Thursday, July 17, 1997 - Page updated at 12:00 AM

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`They Came Here First!' -- Weird Science Has Nothing Over Weird Art In Memorial To Mount Rainier Ufos

Special To The Seattle Times

Fifty years ago, a private plane spotted nine flying saucers over Mount Rainier. Days later, in July 1947, a rancher reported a UFO crash on his Roswell, N.M., property. A resulting military investigation deemed the "crash" insignificant. Yet these events snowballed into a cultural invasion of historic proportions.

Seattle curator and artist David Kane has gathered at the Center on Contemporary Art works by 40 local and national artists with aliens on the brain. Some are playful, toylike paintings of dancing little green men and cast urethane saucers that look like hard candies. Some derive minimal abstract works from space imagery; others use the wildfire spread of the Roswell legend and accompanying conspiracy theories for text-based conceptual, political and parodic themes.

The profusion of alien paraphernalia is great fun. The exhibition includes a huge cache of movie posters, '50s space toys - ray guns, lunch boxes, beanies - and such campy illustrated publications as "Other Worlds" and "Fate Magazine." Portland's Alex Schomburg, 90, contributes a terrific original gouache illustration for a long-ago pulp-fiction novel cover. Abduction images

But the most compelling works are by true believers. New York's Ionel Talpazon's primitive mixed-media drawings of UFOs are as structured as a Boeing engineer's sketch. He relives what he believes to have been his abduction by aliens through obsessive studies of the craft that took him. His bright, primary-colored works recall cross-sectioned shapes of children's metal spinning tops, replete with notations, arrows and funneling current that bring to mind Leonardo da Vinci's studies of how water works. Though rendered in a childlike manner, they are immensely sophisticated, with the economy of means and absolute conviction fundamental to the best art. These are works of exuberant imagination.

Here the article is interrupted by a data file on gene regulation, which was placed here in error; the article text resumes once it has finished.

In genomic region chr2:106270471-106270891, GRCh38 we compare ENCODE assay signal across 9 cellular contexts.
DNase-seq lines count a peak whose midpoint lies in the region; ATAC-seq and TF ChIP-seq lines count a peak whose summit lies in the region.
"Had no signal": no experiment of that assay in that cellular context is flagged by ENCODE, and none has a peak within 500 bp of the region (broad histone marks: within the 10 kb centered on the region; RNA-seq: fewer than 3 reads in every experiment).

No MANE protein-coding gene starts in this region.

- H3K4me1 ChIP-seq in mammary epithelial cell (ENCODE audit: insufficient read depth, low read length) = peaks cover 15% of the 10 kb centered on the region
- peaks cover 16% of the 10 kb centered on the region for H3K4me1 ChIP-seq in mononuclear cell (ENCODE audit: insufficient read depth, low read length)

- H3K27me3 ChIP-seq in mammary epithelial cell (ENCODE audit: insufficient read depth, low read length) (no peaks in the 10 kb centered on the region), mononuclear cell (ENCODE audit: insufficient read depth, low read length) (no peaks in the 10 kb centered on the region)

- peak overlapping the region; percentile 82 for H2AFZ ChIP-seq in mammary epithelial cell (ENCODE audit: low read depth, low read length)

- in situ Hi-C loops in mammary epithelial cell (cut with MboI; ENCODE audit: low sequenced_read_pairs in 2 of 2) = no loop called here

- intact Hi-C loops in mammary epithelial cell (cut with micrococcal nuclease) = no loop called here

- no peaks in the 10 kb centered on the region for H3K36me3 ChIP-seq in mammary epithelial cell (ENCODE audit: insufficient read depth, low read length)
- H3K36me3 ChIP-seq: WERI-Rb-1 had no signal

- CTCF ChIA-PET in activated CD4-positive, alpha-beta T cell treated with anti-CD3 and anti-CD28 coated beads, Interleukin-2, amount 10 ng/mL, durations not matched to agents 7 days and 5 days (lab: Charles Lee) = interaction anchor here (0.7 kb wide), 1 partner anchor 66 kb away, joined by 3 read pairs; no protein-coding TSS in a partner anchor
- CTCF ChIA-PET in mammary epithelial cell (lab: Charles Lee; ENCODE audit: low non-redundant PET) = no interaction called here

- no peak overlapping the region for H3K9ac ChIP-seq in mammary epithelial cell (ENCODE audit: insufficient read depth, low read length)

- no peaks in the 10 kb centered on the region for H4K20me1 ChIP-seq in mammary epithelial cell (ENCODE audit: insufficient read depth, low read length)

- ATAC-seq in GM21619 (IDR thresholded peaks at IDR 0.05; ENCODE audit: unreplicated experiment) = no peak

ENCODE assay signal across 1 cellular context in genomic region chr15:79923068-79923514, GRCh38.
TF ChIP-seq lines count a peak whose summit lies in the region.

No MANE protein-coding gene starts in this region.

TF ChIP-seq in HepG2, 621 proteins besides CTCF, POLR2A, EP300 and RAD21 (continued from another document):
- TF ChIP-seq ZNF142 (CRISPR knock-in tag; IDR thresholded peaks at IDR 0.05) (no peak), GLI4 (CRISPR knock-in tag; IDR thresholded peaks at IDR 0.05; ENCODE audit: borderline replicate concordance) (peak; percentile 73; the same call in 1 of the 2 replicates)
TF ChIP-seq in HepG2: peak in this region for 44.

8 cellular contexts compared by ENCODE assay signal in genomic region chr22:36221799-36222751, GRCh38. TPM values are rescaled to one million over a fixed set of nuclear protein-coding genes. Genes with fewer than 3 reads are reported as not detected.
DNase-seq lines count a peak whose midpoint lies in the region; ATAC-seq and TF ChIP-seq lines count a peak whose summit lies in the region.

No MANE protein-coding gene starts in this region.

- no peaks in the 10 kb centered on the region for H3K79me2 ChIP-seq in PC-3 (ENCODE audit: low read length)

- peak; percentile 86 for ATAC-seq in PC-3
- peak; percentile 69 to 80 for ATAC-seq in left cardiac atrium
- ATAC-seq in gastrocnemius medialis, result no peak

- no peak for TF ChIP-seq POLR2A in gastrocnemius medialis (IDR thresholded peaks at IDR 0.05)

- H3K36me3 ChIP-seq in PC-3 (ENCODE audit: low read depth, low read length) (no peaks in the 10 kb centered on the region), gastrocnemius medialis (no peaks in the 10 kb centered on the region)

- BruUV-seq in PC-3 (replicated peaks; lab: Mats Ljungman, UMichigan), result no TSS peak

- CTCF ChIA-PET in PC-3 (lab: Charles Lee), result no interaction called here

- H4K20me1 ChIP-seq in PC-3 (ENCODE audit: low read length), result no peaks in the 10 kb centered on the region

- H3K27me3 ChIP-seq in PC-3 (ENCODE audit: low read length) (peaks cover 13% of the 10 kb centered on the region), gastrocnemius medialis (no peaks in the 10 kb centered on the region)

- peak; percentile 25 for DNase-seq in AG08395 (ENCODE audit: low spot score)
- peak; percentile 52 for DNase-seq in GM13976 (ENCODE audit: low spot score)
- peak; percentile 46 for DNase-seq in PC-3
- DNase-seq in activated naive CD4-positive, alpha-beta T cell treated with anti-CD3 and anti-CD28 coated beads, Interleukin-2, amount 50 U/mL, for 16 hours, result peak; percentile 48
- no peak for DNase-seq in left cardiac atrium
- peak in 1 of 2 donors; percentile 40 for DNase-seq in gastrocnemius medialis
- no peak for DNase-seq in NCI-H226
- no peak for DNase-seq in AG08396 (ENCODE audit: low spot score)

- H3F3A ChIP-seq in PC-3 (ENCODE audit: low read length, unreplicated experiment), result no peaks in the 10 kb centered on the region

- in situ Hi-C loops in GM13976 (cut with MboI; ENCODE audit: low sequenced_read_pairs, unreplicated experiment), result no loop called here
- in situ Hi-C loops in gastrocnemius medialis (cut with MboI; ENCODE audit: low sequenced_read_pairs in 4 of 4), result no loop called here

A Wall Street graphic designer by day, New York artist David Huggins claims he first met aliens at age 7 and later fathered more than 200 half-alien babies in forced sexual experiments. "Weirdly," notes CoCA director Susan Purves, "the abductees' stories, using 12-step lingo, closely parallel those of recovered-memory ritual-abuse victims we've lately heard so much about." Haunting images, odd vulnerability

Though Huggins' paintings are technically amateurish, by no means conventionally "good" art, they are powerful statements about a disturbed psyche, and some of the most haunting images from the exhibition. In a blandly furnished bedroom, a boyish man lies inert and rigid in bed. A fragile, praying mantis-like phallic figure enters the room through a black doorway. In the foreground is an alien with cavernous, gaping insect eyes in a naked human female body. The ordinariness of the scene, its Edward Hopper-like emptiness, plus its sheer odd vulnerability, is broodingly disturbing.

The pinhole photograph reconstructions of saucer landings by nonbeliever Markus Tracy are especially beautiful and romantic. In sepia tones, these slightly blurred silhouettes of saucers touching down in backlit grass fields have a sweet, storybook nostalgia.

Like many group shows of this scale, CoCA's would have benefited by grouping artists thematically. Some work depends on its preoccupation with aliens to justify its presence; other work is visually strong in its own right. Written material to help the viewer sort through the rather overwhelming collection would have been welcome.

But if you can't stand the sensory overload, stay away from CoCA - it's been taken over by UFOs. The truth may be out there, but the art is in here.

----------------------------------------------------------------- "They Came Here First!" Exhibition commemorating the 50th anniversary of the first sighting of the flying saucer, through Aug. 16 at the Center on Contemporary Art, 65 Cedar St.; 206-728-1980. ----------------------------------------------------------------- Are we alone?

On Tuesday, the Center on Contemporary Art presents "An Evening With the Experts," a panel discussion "on the millenarian meaning of aliens." Shedding light on the matter will be Tony Nugent, University of Washington professor of religion; Dale Goudie of the UFO Reporting and Information Service; Peter Davenport of the National UFO Reporting Center; and Dr. Susan Lepselter, an ethno-anthropologist from Austin, Texas. It's 7:30 p.m. Tuesday at CoCA, 65 Cedar St.; $3 (CoCA members free); 206-728-1980.

Copyright (c) 1997 Seattle Times Company, All Rights Reserved.


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